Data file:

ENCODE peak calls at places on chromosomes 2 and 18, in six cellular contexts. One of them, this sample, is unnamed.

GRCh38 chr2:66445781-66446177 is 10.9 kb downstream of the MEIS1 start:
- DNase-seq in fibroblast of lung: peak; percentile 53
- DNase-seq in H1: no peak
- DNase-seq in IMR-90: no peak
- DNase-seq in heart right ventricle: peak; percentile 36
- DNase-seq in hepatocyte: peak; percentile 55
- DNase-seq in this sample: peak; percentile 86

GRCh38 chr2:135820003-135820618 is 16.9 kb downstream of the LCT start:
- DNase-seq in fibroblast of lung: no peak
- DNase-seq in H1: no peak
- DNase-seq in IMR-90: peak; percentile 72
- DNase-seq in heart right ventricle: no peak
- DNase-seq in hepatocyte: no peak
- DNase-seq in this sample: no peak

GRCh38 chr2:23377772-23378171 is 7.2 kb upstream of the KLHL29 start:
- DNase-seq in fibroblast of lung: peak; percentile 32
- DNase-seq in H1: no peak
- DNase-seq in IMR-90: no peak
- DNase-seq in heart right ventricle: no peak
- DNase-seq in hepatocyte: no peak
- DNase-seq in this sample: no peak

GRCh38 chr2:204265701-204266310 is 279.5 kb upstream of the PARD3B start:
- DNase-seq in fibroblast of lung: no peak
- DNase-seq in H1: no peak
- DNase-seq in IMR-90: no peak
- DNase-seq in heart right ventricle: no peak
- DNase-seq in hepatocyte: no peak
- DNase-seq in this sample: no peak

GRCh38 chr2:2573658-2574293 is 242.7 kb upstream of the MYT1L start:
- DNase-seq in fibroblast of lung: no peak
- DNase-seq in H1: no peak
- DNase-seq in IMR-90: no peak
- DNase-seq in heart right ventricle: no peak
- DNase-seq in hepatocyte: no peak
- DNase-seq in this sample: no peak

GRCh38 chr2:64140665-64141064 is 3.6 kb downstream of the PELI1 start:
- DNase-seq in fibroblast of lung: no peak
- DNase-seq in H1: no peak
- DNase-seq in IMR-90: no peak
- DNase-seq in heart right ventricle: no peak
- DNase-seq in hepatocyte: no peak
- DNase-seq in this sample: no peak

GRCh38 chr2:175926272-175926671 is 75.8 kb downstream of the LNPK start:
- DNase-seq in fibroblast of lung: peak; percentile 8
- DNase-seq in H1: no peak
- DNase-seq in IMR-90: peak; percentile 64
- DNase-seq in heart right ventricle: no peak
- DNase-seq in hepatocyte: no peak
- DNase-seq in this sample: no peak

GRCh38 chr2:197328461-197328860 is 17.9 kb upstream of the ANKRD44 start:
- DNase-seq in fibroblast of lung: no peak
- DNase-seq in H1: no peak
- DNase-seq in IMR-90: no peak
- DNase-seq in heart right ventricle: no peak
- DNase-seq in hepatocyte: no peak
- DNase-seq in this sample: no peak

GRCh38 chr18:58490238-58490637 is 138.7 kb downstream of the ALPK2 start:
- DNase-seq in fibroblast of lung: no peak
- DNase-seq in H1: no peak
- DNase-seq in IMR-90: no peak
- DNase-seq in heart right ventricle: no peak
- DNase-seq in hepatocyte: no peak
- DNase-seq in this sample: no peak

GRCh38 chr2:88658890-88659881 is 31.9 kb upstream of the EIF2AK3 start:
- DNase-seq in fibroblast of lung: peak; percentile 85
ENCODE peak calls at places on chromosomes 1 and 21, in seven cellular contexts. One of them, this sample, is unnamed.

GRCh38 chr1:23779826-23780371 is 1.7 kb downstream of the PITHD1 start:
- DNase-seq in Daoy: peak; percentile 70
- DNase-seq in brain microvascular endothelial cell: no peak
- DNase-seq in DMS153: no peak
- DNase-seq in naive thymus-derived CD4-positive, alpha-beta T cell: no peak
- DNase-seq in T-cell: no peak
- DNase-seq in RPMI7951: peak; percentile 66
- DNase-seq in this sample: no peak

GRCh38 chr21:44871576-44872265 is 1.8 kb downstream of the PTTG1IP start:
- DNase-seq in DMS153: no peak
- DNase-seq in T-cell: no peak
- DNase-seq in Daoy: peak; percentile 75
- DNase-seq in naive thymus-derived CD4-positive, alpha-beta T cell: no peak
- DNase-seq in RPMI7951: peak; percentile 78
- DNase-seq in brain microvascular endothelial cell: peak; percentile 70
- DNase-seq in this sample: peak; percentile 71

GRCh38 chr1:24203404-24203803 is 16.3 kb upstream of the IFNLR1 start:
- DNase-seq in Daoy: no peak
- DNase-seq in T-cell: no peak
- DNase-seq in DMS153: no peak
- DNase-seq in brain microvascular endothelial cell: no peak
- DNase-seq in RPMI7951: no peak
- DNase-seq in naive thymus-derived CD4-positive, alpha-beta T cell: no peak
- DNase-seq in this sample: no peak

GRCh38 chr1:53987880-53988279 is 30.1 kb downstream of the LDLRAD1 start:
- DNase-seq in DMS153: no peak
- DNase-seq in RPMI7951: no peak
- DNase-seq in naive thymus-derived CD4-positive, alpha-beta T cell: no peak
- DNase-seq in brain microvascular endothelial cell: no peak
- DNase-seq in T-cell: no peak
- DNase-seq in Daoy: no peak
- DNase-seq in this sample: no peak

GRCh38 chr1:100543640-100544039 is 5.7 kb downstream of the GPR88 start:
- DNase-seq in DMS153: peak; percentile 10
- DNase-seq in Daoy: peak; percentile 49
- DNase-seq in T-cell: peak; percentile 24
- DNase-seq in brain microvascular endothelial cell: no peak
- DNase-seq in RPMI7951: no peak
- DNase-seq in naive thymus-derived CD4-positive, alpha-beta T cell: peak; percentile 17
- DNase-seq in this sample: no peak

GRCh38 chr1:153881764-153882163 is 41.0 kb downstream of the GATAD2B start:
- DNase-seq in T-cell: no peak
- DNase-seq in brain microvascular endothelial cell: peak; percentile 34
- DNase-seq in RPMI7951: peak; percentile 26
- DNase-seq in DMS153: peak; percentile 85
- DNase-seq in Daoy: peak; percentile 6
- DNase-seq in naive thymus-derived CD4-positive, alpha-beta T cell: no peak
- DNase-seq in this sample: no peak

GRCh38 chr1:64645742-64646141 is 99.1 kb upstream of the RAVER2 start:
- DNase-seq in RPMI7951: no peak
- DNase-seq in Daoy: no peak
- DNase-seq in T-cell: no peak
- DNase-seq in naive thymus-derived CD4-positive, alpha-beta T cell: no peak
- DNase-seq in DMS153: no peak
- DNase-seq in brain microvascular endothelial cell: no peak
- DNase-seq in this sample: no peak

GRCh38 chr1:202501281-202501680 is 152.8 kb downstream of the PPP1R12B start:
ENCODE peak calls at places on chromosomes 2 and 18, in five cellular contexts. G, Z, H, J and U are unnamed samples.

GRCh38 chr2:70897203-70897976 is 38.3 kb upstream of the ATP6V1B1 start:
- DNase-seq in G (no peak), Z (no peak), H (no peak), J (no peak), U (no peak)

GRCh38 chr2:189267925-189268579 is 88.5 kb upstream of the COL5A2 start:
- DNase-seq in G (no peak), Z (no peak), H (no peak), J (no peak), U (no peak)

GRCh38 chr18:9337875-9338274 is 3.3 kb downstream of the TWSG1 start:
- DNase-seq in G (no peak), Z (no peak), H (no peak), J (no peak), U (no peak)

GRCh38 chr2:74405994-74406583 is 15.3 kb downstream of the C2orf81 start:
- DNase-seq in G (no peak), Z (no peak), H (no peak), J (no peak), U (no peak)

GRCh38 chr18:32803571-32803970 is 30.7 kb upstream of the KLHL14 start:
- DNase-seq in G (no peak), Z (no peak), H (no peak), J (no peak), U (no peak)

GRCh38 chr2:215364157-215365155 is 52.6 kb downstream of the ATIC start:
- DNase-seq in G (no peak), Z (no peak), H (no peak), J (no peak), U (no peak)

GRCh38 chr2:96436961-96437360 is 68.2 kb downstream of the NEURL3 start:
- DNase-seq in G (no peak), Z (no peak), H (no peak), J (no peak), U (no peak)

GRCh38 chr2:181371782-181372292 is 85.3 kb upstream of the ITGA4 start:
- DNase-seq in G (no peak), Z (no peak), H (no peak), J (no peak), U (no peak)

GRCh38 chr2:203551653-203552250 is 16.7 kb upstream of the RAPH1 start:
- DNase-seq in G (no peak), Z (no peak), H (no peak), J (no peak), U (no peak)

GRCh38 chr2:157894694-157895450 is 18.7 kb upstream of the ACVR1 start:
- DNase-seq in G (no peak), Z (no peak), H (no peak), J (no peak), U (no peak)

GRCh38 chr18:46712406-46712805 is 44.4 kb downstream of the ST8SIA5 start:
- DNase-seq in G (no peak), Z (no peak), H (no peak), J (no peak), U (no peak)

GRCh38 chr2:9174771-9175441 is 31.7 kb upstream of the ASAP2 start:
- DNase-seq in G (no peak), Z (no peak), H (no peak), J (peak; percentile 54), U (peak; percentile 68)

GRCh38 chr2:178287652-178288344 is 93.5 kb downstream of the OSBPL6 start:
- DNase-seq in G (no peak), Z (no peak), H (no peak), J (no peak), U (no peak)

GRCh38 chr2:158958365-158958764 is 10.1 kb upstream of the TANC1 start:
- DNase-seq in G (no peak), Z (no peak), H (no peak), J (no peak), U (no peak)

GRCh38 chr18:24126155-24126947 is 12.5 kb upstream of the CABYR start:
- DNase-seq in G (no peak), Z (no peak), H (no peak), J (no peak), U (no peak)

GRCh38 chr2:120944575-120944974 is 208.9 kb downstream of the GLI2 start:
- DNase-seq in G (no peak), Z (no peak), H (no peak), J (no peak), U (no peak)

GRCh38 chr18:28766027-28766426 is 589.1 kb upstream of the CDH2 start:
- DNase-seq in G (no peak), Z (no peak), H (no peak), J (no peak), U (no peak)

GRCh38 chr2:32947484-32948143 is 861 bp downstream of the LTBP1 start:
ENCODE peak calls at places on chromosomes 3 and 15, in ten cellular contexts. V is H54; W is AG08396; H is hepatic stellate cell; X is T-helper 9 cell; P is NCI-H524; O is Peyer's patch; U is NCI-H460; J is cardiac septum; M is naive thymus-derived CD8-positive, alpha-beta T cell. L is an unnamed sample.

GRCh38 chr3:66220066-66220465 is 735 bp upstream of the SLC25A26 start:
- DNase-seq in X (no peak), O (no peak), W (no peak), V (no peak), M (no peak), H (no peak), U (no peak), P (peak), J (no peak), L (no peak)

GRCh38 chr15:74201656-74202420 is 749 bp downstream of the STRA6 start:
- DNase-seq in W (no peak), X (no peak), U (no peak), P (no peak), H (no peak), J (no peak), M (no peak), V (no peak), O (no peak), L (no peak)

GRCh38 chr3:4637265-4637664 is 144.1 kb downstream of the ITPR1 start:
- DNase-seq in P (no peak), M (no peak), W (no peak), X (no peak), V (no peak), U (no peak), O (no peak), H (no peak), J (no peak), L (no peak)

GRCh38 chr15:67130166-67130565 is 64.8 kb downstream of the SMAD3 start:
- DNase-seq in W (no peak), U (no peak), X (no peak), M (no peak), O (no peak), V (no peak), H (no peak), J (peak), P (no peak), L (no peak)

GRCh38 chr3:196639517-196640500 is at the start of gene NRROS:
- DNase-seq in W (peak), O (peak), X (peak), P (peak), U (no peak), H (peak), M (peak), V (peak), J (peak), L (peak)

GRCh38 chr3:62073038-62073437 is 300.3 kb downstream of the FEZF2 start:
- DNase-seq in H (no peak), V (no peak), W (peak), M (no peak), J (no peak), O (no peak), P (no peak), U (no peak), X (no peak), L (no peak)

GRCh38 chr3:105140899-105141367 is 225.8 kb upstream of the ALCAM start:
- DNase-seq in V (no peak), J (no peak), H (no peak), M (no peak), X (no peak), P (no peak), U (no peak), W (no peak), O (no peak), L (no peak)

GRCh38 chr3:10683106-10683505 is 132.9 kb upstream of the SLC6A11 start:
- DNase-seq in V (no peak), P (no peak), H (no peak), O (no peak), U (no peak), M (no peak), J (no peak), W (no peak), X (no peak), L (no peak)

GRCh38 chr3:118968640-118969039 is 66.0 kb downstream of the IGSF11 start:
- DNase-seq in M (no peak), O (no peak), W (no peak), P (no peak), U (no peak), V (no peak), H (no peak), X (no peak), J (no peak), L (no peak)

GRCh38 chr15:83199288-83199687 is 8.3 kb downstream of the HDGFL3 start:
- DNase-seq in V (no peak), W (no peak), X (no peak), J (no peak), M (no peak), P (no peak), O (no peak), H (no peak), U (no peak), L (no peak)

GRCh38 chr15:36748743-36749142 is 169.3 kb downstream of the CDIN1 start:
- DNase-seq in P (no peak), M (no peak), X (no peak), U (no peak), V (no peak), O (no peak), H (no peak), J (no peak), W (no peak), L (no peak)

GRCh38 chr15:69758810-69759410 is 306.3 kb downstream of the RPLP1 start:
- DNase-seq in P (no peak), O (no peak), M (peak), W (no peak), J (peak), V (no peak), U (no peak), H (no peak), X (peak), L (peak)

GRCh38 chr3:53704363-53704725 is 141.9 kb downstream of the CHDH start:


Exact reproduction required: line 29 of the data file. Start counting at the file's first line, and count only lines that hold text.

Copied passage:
- DNase-seq in this sample: no peak